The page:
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Monday, March 20, 2023

Wall Street finds its footing even as worry about regional banks continues.

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Energy stocks were also under pressure, following a swift slide in the price of oil on Wednesday, which is sensitive to the prospect of a global downturn sapping demand for the commodity. Exxon Mobil and Halliburton both dropped more than 1.5 percent on Thursday. The price of a barrel of West Texas Intermediate crude oil, the American benchmark, fluctuated around its lowest level since the end of 2021.

However, broader markets appeared more settled, largely shrugging off a 0.5 percentage point rate increase from the European Central Bank, and taking solace from a rebound in the share price of Credit Suisse, the embattled European bank, after it said it would tap a lifeline from the Swiss central bank and borrow up to $54 billion.

Shares of Credit Suisse jumped more than 15 percent, recovering some of the steep loss from the day before that stoked fear about the lender’s financial health. Other banks in the region, continued to drop, however: Deutsche Bank fell 5 percent, Société Générale dipped 1.4 percent and BNP Paribas nudged 0.4 percent lower.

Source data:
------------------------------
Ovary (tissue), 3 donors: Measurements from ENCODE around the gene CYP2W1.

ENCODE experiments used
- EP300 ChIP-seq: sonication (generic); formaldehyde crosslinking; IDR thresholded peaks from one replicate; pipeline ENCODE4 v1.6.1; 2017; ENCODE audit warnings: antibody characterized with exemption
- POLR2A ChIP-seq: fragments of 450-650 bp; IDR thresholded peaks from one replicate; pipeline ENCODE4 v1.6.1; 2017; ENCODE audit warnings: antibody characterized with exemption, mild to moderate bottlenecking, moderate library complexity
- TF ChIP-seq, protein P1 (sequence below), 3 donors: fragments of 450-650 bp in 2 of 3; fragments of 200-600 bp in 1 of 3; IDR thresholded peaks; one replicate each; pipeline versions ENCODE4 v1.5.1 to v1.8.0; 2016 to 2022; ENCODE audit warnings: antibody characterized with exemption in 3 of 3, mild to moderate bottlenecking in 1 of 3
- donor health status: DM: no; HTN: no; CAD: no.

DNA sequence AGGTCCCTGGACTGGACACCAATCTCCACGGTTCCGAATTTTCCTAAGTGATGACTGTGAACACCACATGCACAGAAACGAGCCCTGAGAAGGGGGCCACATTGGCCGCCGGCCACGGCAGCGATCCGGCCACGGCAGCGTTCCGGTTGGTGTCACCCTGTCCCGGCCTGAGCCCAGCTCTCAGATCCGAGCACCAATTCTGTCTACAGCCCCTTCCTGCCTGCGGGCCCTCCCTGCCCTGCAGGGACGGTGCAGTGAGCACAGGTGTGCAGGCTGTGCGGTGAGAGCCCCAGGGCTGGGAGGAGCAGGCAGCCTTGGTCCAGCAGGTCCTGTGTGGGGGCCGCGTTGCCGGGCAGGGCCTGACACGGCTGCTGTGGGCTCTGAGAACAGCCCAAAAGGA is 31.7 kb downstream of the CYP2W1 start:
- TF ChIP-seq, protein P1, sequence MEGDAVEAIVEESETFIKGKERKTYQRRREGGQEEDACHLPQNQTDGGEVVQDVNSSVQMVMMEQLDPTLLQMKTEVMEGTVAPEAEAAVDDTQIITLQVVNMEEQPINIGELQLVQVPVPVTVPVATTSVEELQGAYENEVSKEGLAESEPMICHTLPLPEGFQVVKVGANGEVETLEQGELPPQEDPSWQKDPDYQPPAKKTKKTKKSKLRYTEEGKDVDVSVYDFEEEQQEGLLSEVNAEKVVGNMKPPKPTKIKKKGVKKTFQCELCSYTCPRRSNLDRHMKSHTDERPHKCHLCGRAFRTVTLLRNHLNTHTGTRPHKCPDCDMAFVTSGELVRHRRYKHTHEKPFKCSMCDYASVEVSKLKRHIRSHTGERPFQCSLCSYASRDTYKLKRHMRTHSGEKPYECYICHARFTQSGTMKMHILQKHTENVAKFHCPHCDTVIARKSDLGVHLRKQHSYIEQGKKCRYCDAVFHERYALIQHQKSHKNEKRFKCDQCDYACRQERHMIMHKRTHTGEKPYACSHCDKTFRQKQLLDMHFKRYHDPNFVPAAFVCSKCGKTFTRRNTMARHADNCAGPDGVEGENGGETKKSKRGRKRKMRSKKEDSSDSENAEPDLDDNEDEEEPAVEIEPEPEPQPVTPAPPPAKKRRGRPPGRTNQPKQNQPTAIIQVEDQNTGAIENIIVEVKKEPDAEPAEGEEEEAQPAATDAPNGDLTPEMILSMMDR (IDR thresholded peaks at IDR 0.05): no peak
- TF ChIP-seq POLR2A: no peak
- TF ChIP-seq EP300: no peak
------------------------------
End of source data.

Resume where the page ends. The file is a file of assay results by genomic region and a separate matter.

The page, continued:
The European Central Bank stuck to its plans and raised interest rates by half a percentage point despite expectations the central bank might flinch in the face of sustained pressure on banks on both sides of the Atlantic.

Central banks have been raising interest rates to try to rein in inflation, but higher rates also mean higher costs for companies, contributing to the pain experienced by some banks in recent days.

Central bankers must now balance the desire to continue slowing inflation with the potential for it to risk further instability in financial markets. Analysts noted that the European Central Bank’s decision took on heightened importance ahead of the Federal Reserve’s meeting next week, and yields on some U.S. government bonds rose, as investors bet that the Fed would follow the E.C.B. in raising its benchmark rate next week.

Still, traders in futures markets continued to bet that the Fed will cut interest rates later this year as inflation continues to fall and the economy continues to deteriorate, even though the central bank and its chair, Jerome H. Powell, have so far said that there are no plans to do so.

“The balance of risks has undoubtedly shifted,” noted Daleep Singh, chief global economist at PGIM Fixed Income. “The risks from too much tightening are now at least equal to, and likely larger than, the risks of doing too little. We expect Fed Chair Powell to pair a final rate hike next week with a message that Fed policy will then go on an extended pause, with the possibility of resuming rate hikes later — or initiating rate cuts — in the second half of the year.”

Jin Yu Young and Vivek Shankar contributed reporting.

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